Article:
Be The First to See “Last Swallows”

“Last Swallows,” by the inimitable Cailin Maureen Harrison, is a moving, comedic gem, now playing at The Other Space @ The Actors Company in West Hollywood.  It tells the story of a highly dysfunctional New England family, truly the stuff that makes up good, compelling drama.  It revolves around the Whitestone family, coincidentally the name of the always traffic congested Whitestone Bridge, a Nor’easter necessity.  The patriarch of the family is Robert, (a dazzling Bob Telford), who is addicted to his binoculars, in search of birds (his utmost fave, the swallows); bees; and all accompanying wildlife that surrounds and enthralls him.  He is in denial of his failing health, while his grown children and wife are worried beyond measure about him.  This anxiety is to the detriment of his beloved, frail wife, Elizabeth (Shaw Purcell), ever stalwart and suffering.  Then enters the loving cauldron of adult children, Julia (Tina Van Berckelaer); Thomas (Ty Mayberry), and Caroline (Abby Eiland), and their respective spouses, Edward (Matthew Downs); Moira (Leilani Smith), and Simone (Leah Zhang).  Elizabeth believes her husband is near death, so in a frantic gesture to cement her disparate family, she concocts a plan: a family reunion/gathering in Martha’s Vineyard.  Each kid rolls his/her eyes at this ill fated plan, as it conflicts with their day to day busy lives and it is merely regarded as their mother’s last stab at civility.   Thomas and his wife Moira have decided that they want to move to California, their dream home.  Julia and her spouse Edward are frustrated with their state of childlessness, and Julia has just been offered a plum job which requires fast action.  And Dr. Caroline and her wife Simone have been invited to Simone’s brother’s wedding overseas, at the same time as the Vjneyard trip.  Just then, it seems that all is lost, ala “the well laid plans of mice and men, gang after glee,”  in other word, the trip is off.  Elizabeth, at once overjoyed, is now dismayed.    The plot intensified and thickens at this point.  Of notable mention is the exquisite dialogue; flawless direction (Kiff Scholl), and production (Racquel Lehrman), all making this show a must see.  Simple evidence of the play’s complex symbolism is that it begins on New Year’s Eve,  as the characters clink their glasses, as an ironic kudo to familial bonding, and then a decade later, in their homes in Hartford; Providence; Worcester, and Boston, the family realizes it is all over the map, literally.  Getting together physically is almost an anomaly.  Alas, of note, is a writer’s trick that I found quite effective, that of overlaid dialogue, in which two or more characters speak the same thought at the same time, driving the point bluntly home.  Also, the incidental music at set segues, rings relevant, such as “I’m Just a Rebel  Out  For  Kicks,” and “Burning Down the House,” wonderful complements to the delirious antics taking place onstage.  Again, Kiff Scholl’s direction of his play, in the style of a Greek tragi-comedy is a challenge ably mastered.  The subtle, subliminal reference/analogy of the swallows as noisy chattering creatures who appear and then fleetingly quiet and disappear, much like the Whitestone adult children is a brilliant metaphor.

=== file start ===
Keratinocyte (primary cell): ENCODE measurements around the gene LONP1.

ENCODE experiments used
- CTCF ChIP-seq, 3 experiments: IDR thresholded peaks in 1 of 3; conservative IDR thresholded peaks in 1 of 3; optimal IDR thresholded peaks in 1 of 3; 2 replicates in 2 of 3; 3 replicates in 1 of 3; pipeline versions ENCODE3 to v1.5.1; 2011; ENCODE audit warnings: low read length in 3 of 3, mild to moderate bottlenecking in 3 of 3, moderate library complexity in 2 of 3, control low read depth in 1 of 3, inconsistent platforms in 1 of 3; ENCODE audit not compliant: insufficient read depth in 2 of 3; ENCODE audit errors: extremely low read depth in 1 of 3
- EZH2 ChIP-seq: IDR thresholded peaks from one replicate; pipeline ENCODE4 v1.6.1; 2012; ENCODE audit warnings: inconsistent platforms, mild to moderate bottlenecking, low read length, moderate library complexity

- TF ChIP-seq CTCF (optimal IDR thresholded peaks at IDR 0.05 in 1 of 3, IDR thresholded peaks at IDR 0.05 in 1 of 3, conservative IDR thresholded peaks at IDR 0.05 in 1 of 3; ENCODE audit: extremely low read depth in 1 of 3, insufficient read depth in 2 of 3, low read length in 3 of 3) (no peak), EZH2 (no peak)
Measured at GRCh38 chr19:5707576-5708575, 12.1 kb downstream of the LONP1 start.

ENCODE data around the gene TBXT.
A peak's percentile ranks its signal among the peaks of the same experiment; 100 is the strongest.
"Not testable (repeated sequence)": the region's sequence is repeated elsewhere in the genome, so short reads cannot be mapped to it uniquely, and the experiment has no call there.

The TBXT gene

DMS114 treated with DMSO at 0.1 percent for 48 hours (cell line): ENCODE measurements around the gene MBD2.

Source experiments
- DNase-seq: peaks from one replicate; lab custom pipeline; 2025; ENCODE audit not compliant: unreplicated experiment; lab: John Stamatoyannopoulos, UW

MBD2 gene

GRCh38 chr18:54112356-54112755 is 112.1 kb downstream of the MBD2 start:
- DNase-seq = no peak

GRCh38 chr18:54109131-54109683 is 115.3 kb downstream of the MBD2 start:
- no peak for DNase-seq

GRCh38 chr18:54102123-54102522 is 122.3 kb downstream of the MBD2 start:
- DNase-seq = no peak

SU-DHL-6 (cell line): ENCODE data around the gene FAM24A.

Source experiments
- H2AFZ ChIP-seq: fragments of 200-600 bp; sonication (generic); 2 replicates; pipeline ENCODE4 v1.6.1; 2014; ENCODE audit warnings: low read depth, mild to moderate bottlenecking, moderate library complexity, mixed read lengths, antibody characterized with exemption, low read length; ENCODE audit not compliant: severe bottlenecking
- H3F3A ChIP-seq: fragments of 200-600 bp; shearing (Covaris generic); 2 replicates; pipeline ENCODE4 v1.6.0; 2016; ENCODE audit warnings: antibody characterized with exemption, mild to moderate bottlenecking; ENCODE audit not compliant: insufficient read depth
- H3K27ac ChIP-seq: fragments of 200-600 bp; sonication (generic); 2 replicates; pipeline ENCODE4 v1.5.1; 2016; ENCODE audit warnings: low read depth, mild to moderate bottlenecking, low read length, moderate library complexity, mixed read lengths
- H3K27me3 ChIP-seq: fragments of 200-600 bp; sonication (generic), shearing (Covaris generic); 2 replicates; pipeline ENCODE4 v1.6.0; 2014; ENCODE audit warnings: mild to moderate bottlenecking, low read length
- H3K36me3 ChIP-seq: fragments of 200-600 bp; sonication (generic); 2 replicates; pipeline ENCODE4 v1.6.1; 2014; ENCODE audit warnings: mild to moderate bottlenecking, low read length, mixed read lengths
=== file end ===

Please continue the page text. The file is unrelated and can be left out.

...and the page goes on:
Through October 20

Fridays & Saturdays 8 pm

Sundays 2 pm

916 N. Formosa 

(323) 960-5770 

About Bonnie Priever Curtain Up!

I am a theatre reviewer extraordinairre. I attend and cover theatres ranging from large to small venues, and every subject from musical theatre to dramatic presentations. Also please check out my reviews at and my email is
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